After your catheter ablation procedure, you’ll be taken to a recovery room. You may need to lie flat for 2 to 6 hours while the insertion sites close up. During this time you’ll be monitored by a nurse. You may go home later that day. Or, you may stay in the hospital overnight.
When it’s time to go home, have an adult family member or friend drive you. Most people can walk, climb stairs, and perform light activity soon after catheter ablation. You can most likely return to your full routine within a few days. But you may be told to avoid running, heavy lifting, and other strenuous activities for a short time.
You’ll have a follow-up visit to go over the results of your catheter ablation. Your healthcare provider will tell you if you can stop taking heart rhythm medications. In many cases, one ablation is enough to treat an arrhythmia. But sometimes the problem returns or another is found. If this happens, you may need a second catheter ablation. Tell your healthcare provider if you have any new or returning symptoms.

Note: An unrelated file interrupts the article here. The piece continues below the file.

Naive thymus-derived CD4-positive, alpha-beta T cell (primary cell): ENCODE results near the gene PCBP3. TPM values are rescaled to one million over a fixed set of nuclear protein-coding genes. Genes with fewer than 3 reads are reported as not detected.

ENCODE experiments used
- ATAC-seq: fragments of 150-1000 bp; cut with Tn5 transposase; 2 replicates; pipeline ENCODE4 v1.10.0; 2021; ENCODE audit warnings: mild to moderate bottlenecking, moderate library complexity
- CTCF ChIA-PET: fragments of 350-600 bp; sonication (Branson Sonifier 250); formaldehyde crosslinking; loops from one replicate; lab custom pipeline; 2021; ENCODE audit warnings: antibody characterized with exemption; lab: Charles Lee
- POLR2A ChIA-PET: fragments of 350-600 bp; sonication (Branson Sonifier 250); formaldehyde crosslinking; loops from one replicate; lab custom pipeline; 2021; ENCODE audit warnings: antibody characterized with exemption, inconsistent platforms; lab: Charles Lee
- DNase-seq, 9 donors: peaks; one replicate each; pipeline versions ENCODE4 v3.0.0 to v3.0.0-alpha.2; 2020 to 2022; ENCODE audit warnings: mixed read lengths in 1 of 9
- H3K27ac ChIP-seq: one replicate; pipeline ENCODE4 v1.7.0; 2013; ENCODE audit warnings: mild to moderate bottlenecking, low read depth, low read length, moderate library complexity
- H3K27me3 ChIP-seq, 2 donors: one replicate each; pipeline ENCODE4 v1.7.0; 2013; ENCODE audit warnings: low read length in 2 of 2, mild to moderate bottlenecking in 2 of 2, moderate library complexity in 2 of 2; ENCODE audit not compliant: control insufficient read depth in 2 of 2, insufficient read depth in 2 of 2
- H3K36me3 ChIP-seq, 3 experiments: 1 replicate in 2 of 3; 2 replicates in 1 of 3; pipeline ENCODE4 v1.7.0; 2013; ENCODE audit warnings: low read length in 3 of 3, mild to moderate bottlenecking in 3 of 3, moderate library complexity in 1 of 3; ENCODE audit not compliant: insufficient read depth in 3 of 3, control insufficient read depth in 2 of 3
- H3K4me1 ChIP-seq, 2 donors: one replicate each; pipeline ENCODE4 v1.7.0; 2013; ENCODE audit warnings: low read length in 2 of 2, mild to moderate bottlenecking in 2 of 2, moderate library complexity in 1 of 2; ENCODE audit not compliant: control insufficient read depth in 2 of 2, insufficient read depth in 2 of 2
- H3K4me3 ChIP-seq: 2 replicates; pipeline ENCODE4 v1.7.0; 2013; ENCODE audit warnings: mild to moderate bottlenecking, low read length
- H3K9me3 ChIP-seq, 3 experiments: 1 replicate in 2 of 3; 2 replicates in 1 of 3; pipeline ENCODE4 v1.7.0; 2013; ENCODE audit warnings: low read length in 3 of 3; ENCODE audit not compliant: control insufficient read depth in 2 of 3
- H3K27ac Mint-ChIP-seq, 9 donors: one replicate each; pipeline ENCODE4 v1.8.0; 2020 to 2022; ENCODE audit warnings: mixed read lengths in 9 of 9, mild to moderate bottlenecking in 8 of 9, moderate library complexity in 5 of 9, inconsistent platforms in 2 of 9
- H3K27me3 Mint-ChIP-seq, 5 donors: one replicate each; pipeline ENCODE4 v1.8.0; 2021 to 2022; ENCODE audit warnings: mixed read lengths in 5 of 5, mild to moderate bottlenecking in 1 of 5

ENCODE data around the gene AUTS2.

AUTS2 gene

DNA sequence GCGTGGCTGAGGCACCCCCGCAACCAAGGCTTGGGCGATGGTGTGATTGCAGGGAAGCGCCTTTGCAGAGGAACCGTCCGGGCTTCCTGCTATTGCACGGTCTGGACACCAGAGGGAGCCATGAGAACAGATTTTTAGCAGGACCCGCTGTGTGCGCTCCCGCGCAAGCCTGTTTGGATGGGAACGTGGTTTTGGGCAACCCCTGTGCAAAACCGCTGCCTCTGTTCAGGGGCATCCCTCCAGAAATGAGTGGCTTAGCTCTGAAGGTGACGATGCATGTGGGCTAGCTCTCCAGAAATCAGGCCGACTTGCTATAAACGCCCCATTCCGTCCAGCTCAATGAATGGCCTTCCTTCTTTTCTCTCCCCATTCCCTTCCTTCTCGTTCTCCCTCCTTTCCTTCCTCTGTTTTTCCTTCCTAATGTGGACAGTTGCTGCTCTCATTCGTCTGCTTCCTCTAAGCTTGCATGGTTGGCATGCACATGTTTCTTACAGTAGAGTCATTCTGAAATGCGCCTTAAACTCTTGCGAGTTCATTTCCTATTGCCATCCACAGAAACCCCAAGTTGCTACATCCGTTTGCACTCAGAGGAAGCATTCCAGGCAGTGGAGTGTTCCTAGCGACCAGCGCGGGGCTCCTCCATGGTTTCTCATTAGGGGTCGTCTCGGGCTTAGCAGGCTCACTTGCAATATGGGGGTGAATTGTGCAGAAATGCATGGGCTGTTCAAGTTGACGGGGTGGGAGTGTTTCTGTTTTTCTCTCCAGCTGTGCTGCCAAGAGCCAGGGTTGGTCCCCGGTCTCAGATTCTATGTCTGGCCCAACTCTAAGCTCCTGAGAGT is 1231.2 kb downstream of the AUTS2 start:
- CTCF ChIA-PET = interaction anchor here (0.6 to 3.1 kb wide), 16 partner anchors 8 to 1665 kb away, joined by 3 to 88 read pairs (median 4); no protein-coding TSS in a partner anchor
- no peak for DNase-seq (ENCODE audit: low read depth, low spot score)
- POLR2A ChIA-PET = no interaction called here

In the first few weeks after catheter ablation, you may feel mild chest fullness or aching. You may also feel as if your heart is skipping beats. Or, your heartbeat may feel faster than normal. You may think that your heart rhythm problem is about to return. These sensations are normal and usually go away with time. Talk to your healthcare provider if you’re concerned.
After your procedure, call your health care provider if you have:
Increased bleeding, bruising, or pain at the insertion site
Shortness of breath or chest pain
Coldness, swelling, or numbness of the arm or leg near the insertion site
A bruise or lump at the insertion site that is larger than a walnut
A fever over 100°F (37.8°C)
Symptoms of your arrhythmia